We can construe this portion of the charge in the light that the trial judge was telling the jury to what extent the law goes in permitting recovery of indemnity against a stevedoring company by a shipowner and not as specifically referable to the facts of this case. Since there was no evidence of any latent defect in the scraper brought aboard ship by the stevedoring company, the jury could not have been misled by this discussion. Thus the effect of this portion of the charge was to inform the jury that if they believed that any of the equipment supplied by the stevedoring company was not reasonably safe for the purpose for which it was intended, the stevedoring company could be held liable to the shipowner for indemnity, even though the former was not negligent in failing to discover the defect.
The stevedoring company claims that the trial judge's failure to tell the jury that the shipowner owes the stevedoring company a duty to supply it with a vessel reasonably free of defects was reversible error. We disagree. The shipowner is not deprived of its right of indemnity by the fact that there may have been an improper stow. See Italia Soc. per Azioni di Navigazione v. Oregon Stevedoring Co., supra, 376 U.S. 315, 323, 84 S.Ct. 748; D/S Ove Skou v. Hebert, 365 F.2d 341, 348-350 (C.A.5, 1966).
The stevedoring company complains of the trial judge's use of the words "brought into play". The trial judge told the jury that the shipowner is entitled to indemnity if they found that
"* * * the fault of the stevedoring concern brought the unseaworthiness of the vessel into play and the fault amounted to a breach of warranty of workmanlike service. Or, similarly, if you found that the negligence which caused the liability of the shipowner was brought into play by a breach of the warranty of workmanlike service — the key words are `brought into play' — in such circumstances the vessel owner may similarly recover."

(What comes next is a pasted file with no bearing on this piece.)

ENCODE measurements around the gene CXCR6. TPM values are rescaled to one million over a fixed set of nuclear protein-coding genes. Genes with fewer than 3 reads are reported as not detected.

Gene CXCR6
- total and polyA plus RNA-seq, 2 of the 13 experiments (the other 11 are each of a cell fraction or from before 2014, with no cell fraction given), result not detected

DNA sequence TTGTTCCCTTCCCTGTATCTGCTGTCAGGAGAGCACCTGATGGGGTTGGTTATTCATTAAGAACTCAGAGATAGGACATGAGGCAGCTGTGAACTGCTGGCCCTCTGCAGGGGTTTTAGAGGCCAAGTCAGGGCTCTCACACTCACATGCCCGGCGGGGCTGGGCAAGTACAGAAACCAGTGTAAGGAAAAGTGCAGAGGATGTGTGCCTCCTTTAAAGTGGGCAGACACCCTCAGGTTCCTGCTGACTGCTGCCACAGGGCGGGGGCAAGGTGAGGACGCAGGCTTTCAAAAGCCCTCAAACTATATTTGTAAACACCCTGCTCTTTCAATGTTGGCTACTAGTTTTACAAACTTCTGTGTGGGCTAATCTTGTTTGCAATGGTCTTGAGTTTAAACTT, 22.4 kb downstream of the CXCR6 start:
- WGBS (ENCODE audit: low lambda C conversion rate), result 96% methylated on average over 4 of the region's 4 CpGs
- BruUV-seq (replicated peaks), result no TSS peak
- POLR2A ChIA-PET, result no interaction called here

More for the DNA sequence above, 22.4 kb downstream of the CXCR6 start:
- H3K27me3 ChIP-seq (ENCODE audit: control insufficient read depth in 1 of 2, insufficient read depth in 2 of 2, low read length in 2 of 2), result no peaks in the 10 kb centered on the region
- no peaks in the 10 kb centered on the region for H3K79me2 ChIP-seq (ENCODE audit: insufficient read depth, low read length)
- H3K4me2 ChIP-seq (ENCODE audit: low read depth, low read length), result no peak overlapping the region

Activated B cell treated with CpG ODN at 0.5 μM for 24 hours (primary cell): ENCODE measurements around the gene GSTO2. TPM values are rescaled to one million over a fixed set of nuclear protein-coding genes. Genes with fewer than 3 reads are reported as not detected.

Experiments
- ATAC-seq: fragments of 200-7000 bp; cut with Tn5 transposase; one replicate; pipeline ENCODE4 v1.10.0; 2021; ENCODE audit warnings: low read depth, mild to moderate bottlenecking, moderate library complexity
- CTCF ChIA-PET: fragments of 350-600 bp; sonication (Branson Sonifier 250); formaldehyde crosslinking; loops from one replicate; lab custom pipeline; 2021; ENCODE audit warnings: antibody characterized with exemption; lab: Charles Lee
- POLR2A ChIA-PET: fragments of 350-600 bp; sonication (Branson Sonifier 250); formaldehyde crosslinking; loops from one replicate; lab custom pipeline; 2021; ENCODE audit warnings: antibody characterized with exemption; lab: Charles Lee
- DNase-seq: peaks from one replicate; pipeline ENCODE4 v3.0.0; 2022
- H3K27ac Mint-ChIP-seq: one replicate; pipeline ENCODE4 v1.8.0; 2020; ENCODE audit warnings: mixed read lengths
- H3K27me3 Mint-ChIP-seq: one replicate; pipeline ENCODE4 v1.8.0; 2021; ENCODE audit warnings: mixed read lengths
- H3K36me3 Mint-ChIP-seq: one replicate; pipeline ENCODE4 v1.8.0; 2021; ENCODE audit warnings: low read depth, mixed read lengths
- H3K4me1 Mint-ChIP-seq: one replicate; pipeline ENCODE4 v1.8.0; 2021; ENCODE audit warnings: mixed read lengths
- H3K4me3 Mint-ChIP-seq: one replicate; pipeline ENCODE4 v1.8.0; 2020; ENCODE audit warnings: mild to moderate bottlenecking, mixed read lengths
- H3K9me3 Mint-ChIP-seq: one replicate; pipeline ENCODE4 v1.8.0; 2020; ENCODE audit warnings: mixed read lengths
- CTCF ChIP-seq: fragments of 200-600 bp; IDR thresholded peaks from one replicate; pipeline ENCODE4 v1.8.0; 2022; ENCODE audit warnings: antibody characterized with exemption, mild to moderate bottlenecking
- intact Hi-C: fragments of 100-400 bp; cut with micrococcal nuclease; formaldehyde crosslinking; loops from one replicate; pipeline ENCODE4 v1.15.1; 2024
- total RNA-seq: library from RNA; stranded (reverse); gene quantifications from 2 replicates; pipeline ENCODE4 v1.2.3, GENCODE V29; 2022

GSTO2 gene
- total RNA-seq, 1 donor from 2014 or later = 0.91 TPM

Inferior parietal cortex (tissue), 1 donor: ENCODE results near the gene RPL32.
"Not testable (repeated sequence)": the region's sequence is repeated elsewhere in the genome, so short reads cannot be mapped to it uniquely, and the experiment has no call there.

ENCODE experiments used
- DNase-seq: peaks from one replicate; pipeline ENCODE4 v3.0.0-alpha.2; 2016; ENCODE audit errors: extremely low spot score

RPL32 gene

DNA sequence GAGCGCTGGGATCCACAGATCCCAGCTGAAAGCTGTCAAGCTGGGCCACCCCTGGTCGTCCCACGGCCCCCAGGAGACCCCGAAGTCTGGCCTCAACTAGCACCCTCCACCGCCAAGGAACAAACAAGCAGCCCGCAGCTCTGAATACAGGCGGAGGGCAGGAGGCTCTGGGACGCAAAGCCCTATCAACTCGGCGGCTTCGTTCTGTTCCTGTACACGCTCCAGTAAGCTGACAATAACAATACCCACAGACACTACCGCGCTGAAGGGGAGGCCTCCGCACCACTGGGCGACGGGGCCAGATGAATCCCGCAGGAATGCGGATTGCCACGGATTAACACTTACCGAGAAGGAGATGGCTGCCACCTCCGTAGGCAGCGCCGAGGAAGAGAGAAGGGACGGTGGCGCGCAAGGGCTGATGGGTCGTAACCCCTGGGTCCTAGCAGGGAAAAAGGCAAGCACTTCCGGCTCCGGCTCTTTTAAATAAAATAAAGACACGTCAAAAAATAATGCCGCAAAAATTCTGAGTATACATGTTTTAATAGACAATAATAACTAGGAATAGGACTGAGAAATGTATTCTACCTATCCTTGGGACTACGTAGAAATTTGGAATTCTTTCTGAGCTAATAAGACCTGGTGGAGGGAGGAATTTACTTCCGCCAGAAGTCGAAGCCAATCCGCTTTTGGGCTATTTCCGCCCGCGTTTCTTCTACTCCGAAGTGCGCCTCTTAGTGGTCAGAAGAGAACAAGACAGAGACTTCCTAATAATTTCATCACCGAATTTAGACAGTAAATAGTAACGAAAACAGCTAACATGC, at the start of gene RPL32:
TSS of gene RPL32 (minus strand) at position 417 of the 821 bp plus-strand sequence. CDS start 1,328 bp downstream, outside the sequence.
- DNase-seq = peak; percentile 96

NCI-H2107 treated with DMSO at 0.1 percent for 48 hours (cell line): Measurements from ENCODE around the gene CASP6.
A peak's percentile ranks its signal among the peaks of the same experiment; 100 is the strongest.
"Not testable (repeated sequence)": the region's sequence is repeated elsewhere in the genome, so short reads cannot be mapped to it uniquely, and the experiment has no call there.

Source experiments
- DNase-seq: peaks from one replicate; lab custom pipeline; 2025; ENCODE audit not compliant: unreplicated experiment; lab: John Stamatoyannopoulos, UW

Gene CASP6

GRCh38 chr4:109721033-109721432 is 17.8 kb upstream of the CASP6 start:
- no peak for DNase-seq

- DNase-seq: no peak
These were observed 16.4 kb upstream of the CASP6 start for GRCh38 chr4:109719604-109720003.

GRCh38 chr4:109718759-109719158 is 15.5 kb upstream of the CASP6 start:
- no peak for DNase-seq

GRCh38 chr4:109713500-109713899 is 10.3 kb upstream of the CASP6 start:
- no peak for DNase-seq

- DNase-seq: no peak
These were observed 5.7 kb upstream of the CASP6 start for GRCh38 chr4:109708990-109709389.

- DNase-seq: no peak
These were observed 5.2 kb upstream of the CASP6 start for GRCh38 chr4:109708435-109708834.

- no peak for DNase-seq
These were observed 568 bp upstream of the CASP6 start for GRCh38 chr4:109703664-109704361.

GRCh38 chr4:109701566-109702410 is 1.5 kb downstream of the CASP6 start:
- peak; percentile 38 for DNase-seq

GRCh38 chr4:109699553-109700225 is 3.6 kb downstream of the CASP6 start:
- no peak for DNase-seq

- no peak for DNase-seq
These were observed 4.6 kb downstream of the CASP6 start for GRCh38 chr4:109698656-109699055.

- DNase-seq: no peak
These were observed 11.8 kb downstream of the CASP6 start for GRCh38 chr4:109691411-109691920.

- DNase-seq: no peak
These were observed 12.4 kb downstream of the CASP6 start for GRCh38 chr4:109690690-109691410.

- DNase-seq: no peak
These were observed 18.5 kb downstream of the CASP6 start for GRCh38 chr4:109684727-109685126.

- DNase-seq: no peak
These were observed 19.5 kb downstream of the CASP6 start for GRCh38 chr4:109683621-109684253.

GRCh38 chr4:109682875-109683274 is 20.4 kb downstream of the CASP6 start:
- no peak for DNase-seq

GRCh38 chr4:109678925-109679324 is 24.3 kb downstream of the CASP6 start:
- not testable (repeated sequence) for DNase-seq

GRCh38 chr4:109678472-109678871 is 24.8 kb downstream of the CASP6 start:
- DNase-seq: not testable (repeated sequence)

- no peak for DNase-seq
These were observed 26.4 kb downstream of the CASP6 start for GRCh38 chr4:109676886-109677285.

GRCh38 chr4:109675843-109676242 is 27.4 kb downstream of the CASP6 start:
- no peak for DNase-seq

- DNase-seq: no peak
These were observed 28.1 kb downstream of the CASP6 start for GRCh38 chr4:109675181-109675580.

When the trial judge repeated in substance this portion of the charge, counsel for the stevedoring company objected "to the use of the words `brought into play' without any explanation of those words." At this point, the trial judge asked him how he defined them. Counsel replied that in the particular confines of this case he didn't know how to define them, and added, "I don't think it is an applicable charge."
Here again that portion of the charge claimed to be erroneous was not validly objectionable. Whatever condition or situation was the basis for liability of the shipowner to the plaintiff-longshoreman, the condition was brought into play or the situation was brought about by the stevedoring company. As we have mentioned earlier herein, the issue before the jury in the indemnity action was whether the stevedoring company had breached its warranty of workmanlike service. The stevedoring company was not harmed by this portion of the charge.
In the midst of their deliberations, the jury forwarded a note to the trial judge asking him who would be liable if they felt that both parties were at fault. He obliged by giving additional instructions. The stevedoring company objected to the additional charge on the ground that it did not answer the jury's question because allegedly it did not permit the jury to "come to grips" with the question as to which party is more at fault by reason of the condition of the load or the method of the work followed by the longshoremen.